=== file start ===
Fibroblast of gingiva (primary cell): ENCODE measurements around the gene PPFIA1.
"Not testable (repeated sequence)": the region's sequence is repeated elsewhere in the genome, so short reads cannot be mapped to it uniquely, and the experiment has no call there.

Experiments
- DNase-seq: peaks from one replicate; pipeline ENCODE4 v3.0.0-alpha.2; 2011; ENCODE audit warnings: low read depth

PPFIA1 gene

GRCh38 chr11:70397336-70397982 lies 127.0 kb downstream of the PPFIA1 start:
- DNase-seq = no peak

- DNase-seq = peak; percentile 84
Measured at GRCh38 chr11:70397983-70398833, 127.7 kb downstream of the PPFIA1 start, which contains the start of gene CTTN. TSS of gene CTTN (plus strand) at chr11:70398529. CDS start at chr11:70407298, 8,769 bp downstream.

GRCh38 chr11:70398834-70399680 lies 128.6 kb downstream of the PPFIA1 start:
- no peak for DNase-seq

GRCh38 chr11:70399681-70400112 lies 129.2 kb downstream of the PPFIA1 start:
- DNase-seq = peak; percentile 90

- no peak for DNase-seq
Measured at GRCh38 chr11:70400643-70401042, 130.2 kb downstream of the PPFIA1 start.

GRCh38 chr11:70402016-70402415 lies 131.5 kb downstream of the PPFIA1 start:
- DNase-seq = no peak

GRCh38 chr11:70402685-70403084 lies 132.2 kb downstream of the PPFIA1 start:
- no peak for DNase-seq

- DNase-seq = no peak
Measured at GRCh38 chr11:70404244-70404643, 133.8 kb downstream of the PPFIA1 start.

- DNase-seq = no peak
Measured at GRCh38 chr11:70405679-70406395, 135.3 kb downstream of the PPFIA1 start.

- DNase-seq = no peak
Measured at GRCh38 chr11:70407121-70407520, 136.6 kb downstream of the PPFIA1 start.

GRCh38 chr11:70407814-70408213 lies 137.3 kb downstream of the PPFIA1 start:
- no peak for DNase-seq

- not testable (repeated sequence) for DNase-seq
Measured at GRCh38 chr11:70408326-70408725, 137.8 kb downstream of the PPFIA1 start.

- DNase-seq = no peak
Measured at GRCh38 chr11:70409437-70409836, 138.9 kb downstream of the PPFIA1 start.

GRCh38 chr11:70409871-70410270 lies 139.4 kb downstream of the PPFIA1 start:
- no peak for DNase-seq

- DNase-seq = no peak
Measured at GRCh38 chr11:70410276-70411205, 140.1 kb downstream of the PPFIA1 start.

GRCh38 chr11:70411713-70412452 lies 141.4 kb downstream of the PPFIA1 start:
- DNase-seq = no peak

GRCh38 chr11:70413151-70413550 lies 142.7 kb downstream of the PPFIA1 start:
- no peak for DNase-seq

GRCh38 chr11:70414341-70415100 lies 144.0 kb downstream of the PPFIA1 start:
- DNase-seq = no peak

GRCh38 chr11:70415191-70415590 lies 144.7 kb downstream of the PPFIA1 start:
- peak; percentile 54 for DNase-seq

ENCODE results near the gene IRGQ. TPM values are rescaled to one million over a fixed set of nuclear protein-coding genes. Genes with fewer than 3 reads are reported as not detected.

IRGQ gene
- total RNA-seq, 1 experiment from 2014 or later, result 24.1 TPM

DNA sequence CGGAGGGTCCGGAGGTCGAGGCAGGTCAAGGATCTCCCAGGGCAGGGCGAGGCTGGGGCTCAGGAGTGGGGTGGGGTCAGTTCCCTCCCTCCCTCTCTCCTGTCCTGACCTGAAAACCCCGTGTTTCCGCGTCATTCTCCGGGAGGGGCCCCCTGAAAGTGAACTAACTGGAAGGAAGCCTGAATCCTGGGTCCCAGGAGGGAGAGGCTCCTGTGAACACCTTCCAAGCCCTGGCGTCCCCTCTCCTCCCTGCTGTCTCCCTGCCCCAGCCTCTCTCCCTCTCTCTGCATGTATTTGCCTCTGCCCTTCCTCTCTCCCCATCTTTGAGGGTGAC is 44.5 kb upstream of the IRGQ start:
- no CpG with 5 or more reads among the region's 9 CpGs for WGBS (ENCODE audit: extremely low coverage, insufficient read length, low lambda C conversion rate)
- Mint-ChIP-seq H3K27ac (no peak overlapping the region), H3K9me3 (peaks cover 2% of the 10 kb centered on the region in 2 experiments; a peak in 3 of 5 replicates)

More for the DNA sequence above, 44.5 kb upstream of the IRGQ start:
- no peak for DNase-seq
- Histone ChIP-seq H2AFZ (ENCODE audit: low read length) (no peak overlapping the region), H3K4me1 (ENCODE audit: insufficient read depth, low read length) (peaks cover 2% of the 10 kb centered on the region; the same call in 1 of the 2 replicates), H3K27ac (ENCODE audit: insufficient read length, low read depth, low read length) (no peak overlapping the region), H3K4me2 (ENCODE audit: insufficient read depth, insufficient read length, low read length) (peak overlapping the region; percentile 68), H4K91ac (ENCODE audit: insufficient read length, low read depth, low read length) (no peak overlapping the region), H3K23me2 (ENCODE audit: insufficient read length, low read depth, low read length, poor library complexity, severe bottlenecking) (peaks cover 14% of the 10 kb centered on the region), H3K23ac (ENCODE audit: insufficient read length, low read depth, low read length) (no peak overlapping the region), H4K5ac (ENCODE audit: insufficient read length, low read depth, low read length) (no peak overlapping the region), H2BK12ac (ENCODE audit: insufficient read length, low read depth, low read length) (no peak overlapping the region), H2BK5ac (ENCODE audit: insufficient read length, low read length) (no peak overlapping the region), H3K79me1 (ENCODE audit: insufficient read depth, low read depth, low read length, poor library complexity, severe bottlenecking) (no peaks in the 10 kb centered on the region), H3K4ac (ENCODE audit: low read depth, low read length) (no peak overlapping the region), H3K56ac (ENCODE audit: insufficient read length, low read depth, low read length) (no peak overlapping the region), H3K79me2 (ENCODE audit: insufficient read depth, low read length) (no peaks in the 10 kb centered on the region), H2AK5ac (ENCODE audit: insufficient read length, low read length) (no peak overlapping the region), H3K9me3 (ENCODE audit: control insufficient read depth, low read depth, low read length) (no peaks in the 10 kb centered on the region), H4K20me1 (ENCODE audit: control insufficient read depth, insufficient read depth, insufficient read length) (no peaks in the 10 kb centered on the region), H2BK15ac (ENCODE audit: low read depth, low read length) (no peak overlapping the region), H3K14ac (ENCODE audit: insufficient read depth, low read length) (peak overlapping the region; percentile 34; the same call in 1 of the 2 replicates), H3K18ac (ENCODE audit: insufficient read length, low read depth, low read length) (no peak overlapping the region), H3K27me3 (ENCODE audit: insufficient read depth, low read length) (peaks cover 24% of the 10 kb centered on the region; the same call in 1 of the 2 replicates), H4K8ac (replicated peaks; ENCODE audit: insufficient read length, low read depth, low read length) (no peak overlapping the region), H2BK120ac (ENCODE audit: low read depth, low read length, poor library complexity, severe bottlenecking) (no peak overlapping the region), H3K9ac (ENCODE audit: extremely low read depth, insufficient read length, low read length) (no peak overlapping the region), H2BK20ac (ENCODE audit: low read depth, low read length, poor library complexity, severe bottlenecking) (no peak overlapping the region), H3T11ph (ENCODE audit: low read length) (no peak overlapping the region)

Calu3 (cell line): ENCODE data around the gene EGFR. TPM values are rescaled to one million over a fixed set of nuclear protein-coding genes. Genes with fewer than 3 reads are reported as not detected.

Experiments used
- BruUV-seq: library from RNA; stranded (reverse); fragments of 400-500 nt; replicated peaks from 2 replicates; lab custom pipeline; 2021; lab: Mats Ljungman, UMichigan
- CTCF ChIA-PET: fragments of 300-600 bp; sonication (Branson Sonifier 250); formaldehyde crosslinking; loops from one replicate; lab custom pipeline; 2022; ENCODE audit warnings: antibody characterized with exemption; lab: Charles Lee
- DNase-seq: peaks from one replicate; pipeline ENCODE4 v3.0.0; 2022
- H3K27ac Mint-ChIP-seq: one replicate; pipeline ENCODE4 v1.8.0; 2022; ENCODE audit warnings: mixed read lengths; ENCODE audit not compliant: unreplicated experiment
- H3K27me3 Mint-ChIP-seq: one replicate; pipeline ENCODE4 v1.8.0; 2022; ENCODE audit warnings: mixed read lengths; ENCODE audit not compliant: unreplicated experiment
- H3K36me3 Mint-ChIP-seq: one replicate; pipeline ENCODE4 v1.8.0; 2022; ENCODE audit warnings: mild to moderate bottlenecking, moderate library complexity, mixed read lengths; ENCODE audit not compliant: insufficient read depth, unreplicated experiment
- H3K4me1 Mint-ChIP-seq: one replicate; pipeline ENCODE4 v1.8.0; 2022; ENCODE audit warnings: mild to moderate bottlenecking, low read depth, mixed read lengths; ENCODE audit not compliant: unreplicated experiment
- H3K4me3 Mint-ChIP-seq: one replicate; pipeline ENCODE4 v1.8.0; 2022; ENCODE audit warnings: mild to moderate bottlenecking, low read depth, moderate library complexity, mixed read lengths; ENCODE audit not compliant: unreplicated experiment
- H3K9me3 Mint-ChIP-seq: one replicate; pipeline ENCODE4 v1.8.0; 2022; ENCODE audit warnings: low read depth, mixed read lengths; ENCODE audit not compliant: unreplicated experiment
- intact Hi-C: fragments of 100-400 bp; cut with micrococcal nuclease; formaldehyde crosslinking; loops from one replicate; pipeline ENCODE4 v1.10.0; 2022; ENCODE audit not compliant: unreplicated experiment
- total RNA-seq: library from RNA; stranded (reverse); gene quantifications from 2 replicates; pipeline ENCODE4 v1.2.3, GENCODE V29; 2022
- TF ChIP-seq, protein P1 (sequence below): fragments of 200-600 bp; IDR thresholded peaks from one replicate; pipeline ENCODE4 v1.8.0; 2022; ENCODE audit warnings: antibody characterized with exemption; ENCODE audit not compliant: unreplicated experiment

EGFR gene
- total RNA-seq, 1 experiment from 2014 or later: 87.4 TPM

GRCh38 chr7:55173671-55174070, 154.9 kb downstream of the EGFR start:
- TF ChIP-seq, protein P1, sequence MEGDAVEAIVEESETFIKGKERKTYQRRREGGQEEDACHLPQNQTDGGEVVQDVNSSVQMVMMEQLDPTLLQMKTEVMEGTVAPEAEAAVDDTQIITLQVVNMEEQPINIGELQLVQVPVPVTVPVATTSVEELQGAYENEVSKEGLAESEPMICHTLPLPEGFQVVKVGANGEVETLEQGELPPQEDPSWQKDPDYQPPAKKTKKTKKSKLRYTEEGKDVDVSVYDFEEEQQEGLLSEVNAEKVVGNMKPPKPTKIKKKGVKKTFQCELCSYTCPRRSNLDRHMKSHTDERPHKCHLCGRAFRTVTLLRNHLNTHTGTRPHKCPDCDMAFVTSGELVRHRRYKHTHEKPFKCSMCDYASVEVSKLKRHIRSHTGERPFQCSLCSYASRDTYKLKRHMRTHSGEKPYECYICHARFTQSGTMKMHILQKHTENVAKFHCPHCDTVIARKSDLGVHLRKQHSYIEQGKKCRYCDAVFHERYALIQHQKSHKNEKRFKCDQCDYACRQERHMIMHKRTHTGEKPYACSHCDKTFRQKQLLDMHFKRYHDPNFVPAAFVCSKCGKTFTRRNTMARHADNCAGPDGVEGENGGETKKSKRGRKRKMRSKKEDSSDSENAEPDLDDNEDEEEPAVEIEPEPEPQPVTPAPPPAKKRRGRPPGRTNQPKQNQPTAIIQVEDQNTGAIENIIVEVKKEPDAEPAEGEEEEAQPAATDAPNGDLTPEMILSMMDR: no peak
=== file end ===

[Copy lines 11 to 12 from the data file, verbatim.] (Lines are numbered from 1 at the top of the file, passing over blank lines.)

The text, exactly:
- no peak for DNase-seq

GRCh38 chr11:70399681-70400112 lies 129.2 kb downstream of the PPFIA1 start: